Sexy Russian Spy Disarms, Captures America's Attention

— Filed under: Breaking News, Politics & Government, People & Culture
Anna Chapman
Anna Chapman, the spy we love

Guerrilla marketers for "Salt" or any number of upcoming spy thrillers couldn't have dreamt up anything better for their films than the currently unfolding Russian spy saga dominating headlines. Living normal American lives for the better part of two decades, eleven special agents sent back intelligence on many topics using diverse technologies, including embedding secret messages in digital images.

The details of the spy ring and resulting arrests are still a bit hazy. Daniel Drezner at Foreign Policy is not impressed and a little confused by the whole thing. The Moscow Times quotes several experts who believe it may be an attack on Obama's credibility and his efforts to "reset" relations with Russia.… Continues …

The Right to Joke

— Filed under: People & Culture, Opinion
Hear no evil. Speak no evil. See no evil

Image by smileham via Flickr

At a social gathering recently, a friend of mine made an off-color joke; a slightly naughty comment which contained an element of race but wasn’t centered around it. It didn't play on stereotypes, but it certainly wasn't PC either. It might have offended some people, but to me it was so ridiculous that I didn't take it seriously.

Immediately, we were told that we couldn't joke about such things. One of several reasons given was that it wasn't appropriate because of our status - white males, with associated benefits. It wasn't right for us to make jokes involving people who hadn't had the same advantages that we had had in life. Despite the fact that the joke seemed relatively harmless, the entire topic was off-limits. One litmus test that we agreed upon to determine the acceptability of a joke was whether we'd say it to the face of a person of that race.… Continues …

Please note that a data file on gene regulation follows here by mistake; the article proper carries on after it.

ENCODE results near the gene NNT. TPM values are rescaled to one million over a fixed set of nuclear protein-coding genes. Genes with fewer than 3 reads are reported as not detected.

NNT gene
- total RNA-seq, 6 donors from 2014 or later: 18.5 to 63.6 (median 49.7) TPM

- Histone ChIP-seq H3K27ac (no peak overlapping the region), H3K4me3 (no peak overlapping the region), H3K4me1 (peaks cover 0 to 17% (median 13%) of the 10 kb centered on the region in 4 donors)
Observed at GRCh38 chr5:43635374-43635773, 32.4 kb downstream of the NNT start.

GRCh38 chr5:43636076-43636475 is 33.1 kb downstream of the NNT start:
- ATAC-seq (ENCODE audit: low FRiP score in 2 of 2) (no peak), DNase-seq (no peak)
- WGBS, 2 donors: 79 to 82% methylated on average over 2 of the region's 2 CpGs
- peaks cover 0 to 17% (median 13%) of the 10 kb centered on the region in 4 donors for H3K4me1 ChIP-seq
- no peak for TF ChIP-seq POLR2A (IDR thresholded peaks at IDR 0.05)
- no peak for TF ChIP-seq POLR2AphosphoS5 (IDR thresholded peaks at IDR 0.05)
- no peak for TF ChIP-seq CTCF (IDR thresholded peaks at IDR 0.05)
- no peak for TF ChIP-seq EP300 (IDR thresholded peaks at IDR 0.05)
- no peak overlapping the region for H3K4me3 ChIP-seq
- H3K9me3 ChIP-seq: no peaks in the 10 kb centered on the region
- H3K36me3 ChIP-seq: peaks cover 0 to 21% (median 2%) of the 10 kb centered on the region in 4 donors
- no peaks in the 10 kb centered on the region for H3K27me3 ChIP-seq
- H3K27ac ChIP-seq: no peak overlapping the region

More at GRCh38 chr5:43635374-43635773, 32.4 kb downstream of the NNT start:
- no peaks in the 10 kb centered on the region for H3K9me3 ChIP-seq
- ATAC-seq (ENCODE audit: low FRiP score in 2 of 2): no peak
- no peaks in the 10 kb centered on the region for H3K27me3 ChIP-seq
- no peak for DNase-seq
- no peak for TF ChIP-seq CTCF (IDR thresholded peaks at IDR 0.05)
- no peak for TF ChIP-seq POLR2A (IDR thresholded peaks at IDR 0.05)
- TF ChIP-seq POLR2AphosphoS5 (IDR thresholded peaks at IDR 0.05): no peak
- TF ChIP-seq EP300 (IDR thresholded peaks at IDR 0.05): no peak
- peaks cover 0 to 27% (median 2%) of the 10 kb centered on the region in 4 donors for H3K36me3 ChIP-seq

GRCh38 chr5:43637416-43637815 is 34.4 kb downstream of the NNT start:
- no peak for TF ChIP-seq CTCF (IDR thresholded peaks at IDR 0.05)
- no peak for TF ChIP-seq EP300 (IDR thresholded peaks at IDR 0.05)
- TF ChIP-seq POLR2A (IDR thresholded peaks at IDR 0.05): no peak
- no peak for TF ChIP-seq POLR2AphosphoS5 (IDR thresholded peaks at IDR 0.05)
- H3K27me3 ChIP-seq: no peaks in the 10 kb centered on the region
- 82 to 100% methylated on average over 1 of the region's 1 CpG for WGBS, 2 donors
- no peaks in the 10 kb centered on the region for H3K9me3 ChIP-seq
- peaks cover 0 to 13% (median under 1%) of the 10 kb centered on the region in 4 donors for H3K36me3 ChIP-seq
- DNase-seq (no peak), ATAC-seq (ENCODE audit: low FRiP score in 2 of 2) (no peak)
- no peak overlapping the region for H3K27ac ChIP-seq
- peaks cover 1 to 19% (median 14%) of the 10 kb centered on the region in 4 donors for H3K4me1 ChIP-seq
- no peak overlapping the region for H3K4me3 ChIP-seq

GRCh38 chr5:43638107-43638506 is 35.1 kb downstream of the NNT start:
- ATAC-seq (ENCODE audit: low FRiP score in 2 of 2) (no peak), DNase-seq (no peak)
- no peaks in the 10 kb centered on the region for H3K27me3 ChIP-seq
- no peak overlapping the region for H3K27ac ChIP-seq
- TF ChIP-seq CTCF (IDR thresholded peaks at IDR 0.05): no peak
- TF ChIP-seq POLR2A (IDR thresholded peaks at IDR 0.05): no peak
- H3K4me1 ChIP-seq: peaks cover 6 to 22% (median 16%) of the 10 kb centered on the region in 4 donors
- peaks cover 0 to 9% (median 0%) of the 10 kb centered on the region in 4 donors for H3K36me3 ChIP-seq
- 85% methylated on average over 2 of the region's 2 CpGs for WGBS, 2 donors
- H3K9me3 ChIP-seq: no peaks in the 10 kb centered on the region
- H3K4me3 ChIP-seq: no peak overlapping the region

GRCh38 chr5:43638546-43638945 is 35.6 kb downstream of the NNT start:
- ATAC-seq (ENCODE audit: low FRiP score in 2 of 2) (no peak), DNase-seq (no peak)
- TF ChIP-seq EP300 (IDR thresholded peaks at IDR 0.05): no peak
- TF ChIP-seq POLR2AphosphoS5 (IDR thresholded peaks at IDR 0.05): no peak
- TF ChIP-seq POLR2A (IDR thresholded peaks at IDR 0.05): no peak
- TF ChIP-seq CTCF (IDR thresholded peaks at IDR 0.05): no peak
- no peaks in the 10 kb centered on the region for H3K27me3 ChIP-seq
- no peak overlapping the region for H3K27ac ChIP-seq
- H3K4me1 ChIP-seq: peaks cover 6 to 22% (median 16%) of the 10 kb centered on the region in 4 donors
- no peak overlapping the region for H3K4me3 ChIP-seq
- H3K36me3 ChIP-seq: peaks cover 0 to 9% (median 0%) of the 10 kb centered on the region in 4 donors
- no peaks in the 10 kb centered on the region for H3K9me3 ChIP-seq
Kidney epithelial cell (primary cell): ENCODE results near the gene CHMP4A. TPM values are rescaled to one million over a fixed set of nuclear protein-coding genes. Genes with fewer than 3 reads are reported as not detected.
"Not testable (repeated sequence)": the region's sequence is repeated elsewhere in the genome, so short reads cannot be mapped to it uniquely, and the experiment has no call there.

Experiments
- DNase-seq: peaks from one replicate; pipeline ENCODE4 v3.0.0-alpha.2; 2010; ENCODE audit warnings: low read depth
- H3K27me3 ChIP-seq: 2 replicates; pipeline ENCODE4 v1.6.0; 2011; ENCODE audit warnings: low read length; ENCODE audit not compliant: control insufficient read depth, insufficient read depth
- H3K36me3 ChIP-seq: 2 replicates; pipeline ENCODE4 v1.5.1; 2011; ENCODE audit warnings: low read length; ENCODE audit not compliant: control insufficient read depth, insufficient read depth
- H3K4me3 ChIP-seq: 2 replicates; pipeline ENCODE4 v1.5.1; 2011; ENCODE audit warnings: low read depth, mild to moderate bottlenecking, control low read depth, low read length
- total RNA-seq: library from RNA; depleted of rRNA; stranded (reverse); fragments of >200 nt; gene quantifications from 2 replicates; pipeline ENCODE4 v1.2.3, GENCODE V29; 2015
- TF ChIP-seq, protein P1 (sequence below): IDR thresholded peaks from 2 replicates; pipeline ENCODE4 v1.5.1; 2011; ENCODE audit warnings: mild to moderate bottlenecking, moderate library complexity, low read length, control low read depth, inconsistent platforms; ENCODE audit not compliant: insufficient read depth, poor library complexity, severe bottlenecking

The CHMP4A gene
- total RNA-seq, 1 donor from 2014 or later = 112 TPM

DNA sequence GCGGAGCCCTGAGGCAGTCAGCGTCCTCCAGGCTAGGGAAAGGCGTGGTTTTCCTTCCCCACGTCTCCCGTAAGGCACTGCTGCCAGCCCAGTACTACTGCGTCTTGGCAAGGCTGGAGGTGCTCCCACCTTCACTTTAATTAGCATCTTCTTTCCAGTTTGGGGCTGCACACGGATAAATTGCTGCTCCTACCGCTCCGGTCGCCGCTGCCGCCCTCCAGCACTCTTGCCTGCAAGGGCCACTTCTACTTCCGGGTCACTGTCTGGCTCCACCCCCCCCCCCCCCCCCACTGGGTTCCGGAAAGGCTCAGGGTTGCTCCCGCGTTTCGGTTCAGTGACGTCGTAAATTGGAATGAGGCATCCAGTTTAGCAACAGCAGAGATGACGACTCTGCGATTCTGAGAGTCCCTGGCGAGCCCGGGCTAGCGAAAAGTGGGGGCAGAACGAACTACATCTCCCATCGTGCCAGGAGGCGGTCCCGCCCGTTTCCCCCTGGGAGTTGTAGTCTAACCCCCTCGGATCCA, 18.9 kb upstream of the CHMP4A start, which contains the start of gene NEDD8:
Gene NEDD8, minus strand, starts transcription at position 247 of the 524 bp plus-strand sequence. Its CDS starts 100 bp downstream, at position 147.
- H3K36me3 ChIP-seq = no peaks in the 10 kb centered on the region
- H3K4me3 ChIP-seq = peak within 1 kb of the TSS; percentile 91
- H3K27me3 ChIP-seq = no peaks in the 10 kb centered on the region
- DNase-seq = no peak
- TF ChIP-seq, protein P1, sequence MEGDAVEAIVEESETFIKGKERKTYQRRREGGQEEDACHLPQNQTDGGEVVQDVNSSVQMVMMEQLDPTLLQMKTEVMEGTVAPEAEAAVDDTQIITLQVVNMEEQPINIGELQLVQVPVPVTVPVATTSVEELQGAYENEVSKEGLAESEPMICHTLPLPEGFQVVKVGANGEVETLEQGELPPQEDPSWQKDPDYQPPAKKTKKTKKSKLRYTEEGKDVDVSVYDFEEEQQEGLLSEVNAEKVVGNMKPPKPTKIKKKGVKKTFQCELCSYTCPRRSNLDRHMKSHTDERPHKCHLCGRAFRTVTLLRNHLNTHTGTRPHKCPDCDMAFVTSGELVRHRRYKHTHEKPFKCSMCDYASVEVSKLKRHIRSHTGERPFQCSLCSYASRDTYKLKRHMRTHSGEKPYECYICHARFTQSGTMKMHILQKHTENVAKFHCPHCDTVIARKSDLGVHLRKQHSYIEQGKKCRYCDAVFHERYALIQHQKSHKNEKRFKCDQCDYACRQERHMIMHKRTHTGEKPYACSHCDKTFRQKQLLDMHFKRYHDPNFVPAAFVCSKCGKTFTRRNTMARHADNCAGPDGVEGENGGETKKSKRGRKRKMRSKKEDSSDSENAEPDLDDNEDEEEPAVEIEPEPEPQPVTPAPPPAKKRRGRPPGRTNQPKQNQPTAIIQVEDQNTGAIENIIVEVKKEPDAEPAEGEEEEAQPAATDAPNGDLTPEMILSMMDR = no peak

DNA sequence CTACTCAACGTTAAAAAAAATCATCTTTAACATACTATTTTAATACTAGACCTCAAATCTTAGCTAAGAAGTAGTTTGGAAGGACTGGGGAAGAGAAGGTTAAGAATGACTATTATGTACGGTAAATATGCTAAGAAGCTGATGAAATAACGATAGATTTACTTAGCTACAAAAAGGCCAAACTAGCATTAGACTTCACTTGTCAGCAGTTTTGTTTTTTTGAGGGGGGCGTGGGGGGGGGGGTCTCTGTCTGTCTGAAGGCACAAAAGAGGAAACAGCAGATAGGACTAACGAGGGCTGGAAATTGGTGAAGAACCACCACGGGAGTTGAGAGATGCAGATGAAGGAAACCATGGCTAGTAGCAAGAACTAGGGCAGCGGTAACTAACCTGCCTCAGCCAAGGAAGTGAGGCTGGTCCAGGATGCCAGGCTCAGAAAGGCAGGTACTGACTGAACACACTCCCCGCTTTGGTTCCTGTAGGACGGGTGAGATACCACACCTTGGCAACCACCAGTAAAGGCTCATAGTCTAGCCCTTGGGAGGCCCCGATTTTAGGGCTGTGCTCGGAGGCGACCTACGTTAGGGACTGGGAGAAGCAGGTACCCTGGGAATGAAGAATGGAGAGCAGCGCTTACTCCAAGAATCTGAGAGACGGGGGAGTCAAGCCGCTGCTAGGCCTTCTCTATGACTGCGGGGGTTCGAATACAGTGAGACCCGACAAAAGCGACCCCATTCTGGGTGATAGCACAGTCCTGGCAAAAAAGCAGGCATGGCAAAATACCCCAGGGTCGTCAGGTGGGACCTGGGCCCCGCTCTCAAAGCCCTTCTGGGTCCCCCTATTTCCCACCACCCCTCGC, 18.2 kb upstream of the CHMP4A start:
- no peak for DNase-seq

Turkey and Its Denial of Genocide

— Filed under: Politics & Government, People & Culture

Armenian Deportees walking to SyriaArmenian Deportees walking to SyriaI am writing this article in response to an earlier discussion when a person disputed that these genocides ever occurred. In fact to this day Turkey continues to deny that in the period from 1914 to 1923 it deliberately exterminated and deported its Christian minorities. Today in Turkey, referring to these events as genocide is considered a crime. Recently the Prime minister of Turkey Erdogan warmly embraced Sudan's leader, Omar Hassan al-Bashir. Bashir has been accused of genocide by the International Criminal Court. Erdogan's response? "A Muslim can never commit genocide."

Dr. Akcam, Associate Professor of History and Chair of Armenian Genocide Studies at Clark University, explained that the “continuity” of the “military and civilian bureaucracy,” which has been ruling Turkey ever since the inception of the Republic in 1923, is a key reason for denial of the Armenian Genocide. “The founders perceived the ethnic-cultural plurality of society at that time to constitute a problem for the continuity and security of the state.”

The Largest Mass Poisoning in Human History

— Filed under: People & Culture, Science & Technology
Arsenic poisoning

Image by AJC1 via Flickr

The effects of arsenic poisoning

It has been called "the largest mass poisoning in history" by the World Health Organization, and "beyond the accidents of Bhopal, India, in 1984 and Chernobyl, Ukraine, in 1986." The exposure of 77 million Bangladeshis (half of the country's population) to toxic levels of arsenic over the past several decades has potentially killed or shortened the lives of millions. On Saturday, the British medical journal The Lancet released the results of a ten-year study of 12,000 Bangladeshis which concluded that fully 20% of deaths were directly attributable to arsenic poisoning from ground-well contamination.

What's more, it appears that reducing their exposure to arsenic doesn't reduce their chances of dying. In short, for those who have already been poisoned, it may take up to twenty years before their health improves.… Continues …

Syndicate content